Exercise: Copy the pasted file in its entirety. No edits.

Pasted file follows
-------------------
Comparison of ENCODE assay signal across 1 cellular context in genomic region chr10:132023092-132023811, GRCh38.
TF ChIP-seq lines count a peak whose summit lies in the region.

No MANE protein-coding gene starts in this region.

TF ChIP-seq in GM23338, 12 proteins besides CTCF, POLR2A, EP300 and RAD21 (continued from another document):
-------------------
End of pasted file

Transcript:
Comparison of ENCODE assay signal across 1 cellular context in genomic region chr10:132023092-132023811, GRCh38.
TF ChIP-seq lines count a peak whose summit lies in the region.

No MANE protein-coding gene starts in this region.

TF ChIP-seq in GM23338, 12 proteins besides CTCF, POLR2A, EP300 and RAD21 (continued from another document):